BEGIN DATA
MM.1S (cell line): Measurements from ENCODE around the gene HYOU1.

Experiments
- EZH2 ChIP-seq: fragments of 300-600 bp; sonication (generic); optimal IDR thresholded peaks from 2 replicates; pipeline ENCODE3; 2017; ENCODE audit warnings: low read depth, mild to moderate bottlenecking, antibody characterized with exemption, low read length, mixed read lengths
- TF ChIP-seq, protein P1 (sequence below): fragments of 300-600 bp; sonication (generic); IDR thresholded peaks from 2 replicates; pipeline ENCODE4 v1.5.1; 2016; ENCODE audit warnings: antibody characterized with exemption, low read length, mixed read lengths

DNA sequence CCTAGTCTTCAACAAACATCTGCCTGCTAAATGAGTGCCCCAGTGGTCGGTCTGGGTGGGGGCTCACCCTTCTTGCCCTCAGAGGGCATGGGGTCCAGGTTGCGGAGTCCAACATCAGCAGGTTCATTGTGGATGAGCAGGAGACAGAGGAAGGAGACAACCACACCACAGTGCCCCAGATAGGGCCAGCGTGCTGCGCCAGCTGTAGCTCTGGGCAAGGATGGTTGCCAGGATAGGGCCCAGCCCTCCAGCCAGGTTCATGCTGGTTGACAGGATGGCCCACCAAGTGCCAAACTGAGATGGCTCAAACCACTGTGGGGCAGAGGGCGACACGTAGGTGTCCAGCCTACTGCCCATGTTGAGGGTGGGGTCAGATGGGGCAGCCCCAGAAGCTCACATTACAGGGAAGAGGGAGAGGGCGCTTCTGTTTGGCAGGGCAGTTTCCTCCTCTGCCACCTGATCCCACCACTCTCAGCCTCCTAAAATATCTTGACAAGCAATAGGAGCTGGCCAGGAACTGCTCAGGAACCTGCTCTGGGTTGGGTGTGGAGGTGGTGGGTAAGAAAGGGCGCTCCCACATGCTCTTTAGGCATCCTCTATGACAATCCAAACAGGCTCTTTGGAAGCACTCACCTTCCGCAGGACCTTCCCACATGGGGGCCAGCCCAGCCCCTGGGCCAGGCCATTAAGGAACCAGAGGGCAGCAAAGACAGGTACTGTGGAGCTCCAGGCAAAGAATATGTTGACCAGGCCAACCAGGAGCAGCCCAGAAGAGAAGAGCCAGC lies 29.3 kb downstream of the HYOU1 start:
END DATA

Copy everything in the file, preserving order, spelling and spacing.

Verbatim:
MM.1S (cell line): Measurements from ENCODE around the gene HYOU1.

Experiments
- EZH2 ChIP-seq: fragments of 300-600 bp; sonication (generic); optimal IDR thresholded peaks from 2 replicates; pipeline ENCODE3; 2017; ENCODE audit warnings: low read depth, mild to moderate bottlenecking, antibody characterized with exemption, low read length, mixed read lengths
- TF ChIP-seq, protein P1 (sequence below): fragments of 300-600 bp; sonication (generic); IDR thresholded peaks from 2 replicates; pipeline ENCODE4 v1.5.1; 2016; ENCODE audit warnings: antibody characterized with exemption, low read length, mixed read lengths

DNA sequence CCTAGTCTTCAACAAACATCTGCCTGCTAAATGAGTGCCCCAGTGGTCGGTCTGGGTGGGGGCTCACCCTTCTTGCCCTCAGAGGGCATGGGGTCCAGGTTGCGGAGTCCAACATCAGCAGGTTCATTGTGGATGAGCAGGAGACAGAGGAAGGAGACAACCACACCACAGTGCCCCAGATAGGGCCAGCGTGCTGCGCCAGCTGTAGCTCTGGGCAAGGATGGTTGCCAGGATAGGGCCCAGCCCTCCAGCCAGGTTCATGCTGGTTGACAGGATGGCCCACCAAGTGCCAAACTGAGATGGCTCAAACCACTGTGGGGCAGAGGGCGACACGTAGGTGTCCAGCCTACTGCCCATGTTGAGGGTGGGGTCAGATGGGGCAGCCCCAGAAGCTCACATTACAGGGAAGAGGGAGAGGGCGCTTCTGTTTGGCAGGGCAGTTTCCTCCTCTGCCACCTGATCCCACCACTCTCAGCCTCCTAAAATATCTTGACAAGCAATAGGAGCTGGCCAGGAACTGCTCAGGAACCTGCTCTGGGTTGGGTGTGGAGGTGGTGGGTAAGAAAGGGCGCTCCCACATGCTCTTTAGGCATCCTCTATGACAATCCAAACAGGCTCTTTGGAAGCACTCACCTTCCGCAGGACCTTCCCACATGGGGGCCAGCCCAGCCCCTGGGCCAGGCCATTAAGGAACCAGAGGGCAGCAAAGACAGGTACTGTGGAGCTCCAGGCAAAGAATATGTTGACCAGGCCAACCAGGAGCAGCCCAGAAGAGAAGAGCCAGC lies 29.3 kb downstream of the HYOU1 start: